City officials have convened a new committee to address accessibility for passengers with disabilities at O’Hare Airport.

Their first order of business? A first-of-its-kind restroom that provides more accessibility than any other airport facility in the country, officials say.

The new “Changing Places Restroom” in Terminal 2 opened last month. The 110-square-foot bathroom is equipped with an adjustable changing table for adults; a passenger lift system; an accessible, roll-in and transfer shower; and an accessible toilet and sink.

It was designed with input from the Airport Advisory Committee, a new group comprised of 10 government and advocacy groups brought together by the Chicago Department of Aviation and Mayor Rahm Emanuel’s Office for People with Disabilities.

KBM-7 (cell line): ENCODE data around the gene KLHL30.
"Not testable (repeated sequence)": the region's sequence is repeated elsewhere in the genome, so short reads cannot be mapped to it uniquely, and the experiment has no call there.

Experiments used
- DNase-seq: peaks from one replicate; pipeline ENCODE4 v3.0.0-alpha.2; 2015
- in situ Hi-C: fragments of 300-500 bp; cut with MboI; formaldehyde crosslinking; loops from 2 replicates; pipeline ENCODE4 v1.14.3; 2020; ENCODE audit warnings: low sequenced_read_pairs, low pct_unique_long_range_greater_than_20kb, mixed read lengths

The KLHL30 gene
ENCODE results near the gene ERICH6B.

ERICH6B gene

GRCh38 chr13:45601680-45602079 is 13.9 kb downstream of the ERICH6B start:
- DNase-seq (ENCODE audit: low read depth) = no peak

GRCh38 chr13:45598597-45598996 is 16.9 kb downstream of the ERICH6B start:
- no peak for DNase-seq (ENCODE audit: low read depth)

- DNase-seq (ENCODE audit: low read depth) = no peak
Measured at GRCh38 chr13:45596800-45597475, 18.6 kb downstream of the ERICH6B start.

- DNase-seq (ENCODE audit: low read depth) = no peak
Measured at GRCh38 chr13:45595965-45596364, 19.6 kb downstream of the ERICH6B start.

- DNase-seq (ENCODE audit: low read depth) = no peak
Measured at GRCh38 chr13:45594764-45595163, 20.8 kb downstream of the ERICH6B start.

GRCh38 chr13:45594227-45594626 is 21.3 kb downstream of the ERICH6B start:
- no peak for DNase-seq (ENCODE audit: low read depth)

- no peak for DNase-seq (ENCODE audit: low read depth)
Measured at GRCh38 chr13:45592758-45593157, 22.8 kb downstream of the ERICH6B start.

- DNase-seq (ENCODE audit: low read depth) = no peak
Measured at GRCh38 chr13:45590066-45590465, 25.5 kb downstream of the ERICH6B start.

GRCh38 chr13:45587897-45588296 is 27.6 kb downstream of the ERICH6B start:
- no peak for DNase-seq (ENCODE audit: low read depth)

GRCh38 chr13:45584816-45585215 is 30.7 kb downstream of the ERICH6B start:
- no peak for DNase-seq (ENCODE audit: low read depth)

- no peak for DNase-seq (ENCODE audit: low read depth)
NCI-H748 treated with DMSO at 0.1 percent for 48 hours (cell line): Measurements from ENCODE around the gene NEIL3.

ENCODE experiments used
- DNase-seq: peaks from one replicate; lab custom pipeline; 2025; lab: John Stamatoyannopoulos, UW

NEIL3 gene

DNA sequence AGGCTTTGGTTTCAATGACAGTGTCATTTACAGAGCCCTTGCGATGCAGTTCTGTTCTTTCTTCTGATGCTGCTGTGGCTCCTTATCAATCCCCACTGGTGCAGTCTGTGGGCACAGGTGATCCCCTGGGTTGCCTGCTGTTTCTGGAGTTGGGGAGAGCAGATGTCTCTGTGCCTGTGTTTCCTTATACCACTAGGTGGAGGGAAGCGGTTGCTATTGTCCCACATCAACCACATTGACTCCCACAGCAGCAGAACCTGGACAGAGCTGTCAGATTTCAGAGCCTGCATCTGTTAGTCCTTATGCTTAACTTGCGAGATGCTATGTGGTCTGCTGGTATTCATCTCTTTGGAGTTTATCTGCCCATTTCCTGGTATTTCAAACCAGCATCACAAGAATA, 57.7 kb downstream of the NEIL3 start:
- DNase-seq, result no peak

The Changing Places Restroom at O’Hare Airport. | Chicago Department of Aviation and Mayor’s Office for People with Disabilities

The “Changing Places” concept originated in the United Kingdom. Sabrina Kimball, founder and CEO of the advocacy group Universal Changing Places, said on Saturday she hopes the idea spreads to other airports across the U.S.

“I’m excited to see what’s happening in Chicago,” said Kimball, whose son, Greyson, has a disability. “I hope it is something other airports will embrace as well, and that we can get past any liability issues to [focus on] what is needed for people.”

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The facility also features a motorized passenger lift with detachable sling and ample space for movement, allowing passengers who can’t stand or walk to comfortably use the restroom, officials said.

The Airport Advisory Committee is scheduled to meet again next month, when it plans to create a framework for incorporating accessibility on airport facility projects as both of the city’s airports grow and modernize.

Officials say they’ll focus on removing physical and communication barriers, creating additional way-finding signage and increasing staff training.

Provided by the Chicago Dept. of Aviation